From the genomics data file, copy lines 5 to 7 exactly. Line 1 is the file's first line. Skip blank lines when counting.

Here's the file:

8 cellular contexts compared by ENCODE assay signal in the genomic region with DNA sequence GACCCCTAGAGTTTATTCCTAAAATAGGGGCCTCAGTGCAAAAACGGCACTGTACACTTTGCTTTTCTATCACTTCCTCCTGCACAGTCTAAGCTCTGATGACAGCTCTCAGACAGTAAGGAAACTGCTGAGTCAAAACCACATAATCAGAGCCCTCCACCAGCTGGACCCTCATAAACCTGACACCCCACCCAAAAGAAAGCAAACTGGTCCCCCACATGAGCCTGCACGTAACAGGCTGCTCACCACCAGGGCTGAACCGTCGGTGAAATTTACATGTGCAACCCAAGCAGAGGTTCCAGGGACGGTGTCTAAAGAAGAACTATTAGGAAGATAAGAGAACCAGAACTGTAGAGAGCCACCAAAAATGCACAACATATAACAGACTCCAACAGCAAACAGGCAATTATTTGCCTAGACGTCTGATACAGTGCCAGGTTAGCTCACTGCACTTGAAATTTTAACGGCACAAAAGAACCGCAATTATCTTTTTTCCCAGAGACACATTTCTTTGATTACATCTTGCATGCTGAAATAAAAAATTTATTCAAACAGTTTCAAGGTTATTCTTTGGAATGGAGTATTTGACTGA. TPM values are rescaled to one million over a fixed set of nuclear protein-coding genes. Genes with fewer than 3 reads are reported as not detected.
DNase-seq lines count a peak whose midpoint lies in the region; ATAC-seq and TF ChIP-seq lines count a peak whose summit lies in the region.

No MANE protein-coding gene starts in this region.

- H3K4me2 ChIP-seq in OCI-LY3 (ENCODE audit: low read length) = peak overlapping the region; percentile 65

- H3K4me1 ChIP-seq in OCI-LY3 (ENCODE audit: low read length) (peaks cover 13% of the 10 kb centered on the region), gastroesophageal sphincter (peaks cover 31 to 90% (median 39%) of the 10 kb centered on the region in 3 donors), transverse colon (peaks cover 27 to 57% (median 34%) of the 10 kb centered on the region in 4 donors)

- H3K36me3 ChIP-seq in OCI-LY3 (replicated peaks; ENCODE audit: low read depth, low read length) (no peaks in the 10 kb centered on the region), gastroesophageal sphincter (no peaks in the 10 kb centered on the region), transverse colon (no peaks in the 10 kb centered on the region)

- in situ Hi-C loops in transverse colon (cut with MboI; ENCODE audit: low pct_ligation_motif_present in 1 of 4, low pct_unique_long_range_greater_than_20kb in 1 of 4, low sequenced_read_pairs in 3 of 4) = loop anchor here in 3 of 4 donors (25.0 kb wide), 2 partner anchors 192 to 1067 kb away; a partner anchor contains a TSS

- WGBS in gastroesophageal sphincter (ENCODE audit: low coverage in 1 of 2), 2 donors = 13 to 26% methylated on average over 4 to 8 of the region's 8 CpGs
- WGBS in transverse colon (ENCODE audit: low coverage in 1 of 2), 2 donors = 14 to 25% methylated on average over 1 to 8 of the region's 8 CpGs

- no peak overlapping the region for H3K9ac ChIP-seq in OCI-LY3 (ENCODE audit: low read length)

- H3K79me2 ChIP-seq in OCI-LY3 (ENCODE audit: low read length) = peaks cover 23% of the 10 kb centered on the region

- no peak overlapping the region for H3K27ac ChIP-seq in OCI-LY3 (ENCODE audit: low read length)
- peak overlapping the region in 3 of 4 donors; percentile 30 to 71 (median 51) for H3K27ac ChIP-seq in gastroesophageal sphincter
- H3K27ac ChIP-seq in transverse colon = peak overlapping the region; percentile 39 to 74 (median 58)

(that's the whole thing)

- H3K4me1 ChIP-seq in OCI-LY3 (ENCODE audit: low read length) (peaks cover 13% of the 10 kb centered on the region), gastroesophageal sphincter (peaks cover 31 to 90% (median 39%) of the 10 kb centered on the region in 3 donors), transverse colon (peaks cover 27 to 57% (median 34%) of the 10 kb centered on the region in 4 donors)

- H3K36me3 ChIP-seq in OCI-LY3 (replicated peaks; ENCODE audit: low read depth, low read length) (no peaks in the 10 kb centered on the region), gastroesophageal sphincter (no peaks in the 10 kb centered on the region), transverse colon (no peaks in the 10 kb centered on the region)

- in situ Hi-C loops in transverse colon (cut with MboI; ENCODE audit: low pct_ligation_motif_present in 1 of 4, low pct_unique_long_range_greater_than_20kb in 1 of 4, low sequenced_read_pairs in 3 of 4) = loop anchor here in 3 of 4 donors (25.0 kb wide), 2 partner anchors 192 to 1067 kb away; a partner anchor contains a TSS